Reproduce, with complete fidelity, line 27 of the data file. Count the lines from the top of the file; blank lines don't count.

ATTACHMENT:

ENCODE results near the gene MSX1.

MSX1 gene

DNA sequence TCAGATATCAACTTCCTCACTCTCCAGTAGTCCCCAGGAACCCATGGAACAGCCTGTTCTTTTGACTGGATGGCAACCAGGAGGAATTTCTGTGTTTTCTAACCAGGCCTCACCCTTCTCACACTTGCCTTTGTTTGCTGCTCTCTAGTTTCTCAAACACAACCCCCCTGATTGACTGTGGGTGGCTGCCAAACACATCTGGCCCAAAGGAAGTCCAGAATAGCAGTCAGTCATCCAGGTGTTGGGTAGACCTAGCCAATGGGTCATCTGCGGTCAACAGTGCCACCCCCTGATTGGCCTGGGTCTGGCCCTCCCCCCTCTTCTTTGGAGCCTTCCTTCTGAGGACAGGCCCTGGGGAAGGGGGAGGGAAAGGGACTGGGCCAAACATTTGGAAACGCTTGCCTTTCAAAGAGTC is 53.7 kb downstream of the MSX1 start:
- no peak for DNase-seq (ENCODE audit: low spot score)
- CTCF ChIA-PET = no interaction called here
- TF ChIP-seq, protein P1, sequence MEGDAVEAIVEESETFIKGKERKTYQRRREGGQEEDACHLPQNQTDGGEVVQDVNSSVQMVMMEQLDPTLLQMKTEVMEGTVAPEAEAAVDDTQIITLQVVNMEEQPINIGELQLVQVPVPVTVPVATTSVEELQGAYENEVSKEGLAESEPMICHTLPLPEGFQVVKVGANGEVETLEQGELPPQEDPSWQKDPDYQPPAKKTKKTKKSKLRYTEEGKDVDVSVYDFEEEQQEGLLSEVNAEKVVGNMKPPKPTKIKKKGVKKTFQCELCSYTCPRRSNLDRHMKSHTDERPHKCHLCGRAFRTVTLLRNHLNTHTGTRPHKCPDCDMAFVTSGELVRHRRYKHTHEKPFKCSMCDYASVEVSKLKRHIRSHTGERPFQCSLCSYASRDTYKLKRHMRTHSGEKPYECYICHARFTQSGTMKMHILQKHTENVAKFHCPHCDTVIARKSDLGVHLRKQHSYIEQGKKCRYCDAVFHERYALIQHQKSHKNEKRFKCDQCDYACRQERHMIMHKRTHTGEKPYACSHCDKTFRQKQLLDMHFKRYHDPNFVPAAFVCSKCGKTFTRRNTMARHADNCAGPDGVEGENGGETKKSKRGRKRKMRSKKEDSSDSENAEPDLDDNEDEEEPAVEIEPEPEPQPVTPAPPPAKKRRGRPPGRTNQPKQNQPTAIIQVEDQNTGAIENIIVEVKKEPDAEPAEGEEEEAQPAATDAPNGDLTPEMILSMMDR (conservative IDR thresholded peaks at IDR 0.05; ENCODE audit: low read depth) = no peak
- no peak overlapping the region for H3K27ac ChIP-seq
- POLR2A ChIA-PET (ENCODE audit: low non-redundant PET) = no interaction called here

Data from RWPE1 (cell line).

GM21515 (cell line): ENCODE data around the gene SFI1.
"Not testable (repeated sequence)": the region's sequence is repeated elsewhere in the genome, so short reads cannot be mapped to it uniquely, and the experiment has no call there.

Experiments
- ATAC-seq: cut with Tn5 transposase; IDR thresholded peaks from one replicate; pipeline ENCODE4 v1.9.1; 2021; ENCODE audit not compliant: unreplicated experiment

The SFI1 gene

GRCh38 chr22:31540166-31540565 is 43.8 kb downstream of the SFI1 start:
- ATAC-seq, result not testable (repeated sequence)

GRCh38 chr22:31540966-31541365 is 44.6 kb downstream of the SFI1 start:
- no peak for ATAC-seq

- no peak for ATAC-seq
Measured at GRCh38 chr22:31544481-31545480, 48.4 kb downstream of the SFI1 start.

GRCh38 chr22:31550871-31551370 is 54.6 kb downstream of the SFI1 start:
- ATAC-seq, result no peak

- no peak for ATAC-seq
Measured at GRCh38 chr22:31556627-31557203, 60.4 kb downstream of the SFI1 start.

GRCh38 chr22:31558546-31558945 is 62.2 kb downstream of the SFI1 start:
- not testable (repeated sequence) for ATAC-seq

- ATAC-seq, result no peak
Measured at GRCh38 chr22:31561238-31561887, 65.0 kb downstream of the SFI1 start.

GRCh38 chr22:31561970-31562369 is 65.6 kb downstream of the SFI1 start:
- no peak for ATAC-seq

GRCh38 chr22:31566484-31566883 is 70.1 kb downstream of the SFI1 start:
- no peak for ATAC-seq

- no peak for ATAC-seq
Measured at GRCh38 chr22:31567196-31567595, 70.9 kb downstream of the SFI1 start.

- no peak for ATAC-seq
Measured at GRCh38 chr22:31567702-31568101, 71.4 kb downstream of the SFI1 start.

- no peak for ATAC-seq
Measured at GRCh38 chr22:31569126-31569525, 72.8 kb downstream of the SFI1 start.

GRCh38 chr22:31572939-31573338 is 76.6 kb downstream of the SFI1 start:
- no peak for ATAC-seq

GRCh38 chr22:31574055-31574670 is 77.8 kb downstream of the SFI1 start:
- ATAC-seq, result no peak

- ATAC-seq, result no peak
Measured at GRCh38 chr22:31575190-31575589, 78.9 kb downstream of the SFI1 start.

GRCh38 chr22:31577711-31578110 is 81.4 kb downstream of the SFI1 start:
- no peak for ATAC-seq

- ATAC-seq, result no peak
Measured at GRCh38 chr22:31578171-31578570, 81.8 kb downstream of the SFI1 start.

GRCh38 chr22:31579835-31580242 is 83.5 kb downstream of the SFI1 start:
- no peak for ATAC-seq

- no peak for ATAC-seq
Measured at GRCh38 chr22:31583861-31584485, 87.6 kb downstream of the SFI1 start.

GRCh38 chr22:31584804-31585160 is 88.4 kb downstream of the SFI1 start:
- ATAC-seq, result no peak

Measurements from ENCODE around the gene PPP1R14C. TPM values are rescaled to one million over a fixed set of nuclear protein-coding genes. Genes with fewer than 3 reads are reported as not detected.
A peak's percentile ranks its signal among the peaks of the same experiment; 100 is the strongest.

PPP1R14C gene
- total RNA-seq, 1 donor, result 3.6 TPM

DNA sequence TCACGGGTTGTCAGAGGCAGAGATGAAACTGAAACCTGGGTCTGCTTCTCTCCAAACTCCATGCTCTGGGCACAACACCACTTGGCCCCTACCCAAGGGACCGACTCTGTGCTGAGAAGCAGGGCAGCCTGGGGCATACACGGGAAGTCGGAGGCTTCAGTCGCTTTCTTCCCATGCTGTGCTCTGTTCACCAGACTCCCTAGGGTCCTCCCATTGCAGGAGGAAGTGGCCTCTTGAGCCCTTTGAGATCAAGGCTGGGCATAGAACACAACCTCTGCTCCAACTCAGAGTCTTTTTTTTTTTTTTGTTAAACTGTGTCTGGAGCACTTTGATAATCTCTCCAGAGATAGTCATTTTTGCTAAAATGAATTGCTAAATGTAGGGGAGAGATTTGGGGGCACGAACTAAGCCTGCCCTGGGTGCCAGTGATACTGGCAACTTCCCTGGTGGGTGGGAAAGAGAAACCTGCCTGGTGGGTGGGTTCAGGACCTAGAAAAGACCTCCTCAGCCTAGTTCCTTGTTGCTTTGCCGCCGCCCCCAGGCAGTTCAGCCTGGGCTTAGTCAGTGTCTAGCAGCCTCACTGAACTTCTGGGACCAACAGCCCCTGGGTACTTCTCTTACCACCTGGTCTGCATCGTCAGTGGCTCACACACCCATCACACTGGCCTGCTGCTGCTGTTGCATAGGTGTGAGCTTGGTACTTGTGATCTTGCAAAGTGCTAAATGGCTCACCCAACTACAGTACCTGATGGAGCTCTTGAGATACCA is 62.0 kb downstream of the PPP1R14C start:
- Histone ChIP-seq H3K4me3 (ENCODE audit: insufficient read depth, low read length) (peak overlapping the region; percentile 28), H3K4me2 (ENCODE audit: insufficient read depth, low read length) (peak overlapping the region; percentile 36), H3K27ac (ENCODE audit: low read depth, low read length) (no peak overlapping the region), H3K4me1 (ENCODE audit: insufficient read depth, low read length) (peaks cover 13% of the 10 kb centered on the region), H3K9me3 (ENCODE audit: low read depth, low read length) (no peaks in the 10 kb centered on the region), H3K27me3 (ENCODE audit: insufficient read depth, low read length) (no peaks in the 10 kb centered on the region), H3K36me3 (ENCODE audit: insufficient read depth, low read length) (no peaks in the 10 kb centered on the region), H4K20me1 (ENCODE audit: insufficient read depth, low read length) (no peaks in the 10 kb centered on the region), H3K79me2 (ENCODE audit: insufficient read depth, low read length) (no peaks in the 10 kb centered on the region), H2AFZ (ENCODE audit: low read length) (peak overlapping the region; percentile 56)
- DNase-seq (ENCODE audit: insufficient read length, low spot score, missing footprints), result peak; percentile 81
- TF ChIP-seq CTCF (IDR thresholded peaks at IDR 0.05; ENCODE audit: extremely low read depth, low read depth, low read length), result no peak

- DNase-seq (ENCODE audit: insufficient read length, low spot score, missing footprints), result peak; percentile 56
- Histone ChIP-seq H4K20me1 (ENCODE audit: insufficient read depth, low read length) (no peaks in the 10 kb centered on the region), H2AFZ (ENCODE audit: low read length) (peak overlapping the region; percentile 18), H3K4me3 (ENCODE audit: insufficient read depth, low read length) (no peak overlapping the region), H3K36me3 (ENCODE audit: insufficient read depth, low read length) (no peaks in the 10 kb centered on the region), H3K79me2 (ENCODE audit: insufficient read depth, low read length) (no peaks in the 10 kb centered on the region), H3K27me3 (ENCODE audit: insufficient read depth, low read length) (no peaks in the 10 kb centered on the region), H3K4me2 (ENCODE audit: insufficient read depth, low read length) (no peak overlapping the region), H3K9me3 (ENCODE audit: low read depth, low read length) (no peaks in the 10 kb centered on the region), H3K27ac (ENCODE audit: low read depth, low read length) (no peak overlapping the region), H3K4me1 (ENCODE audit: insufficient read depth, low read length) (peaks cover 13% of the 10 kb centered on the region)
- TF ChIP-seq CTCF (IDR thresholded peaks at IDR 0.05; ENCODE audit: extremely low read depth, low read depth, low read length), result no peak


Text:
- ATAC-seq, result no peak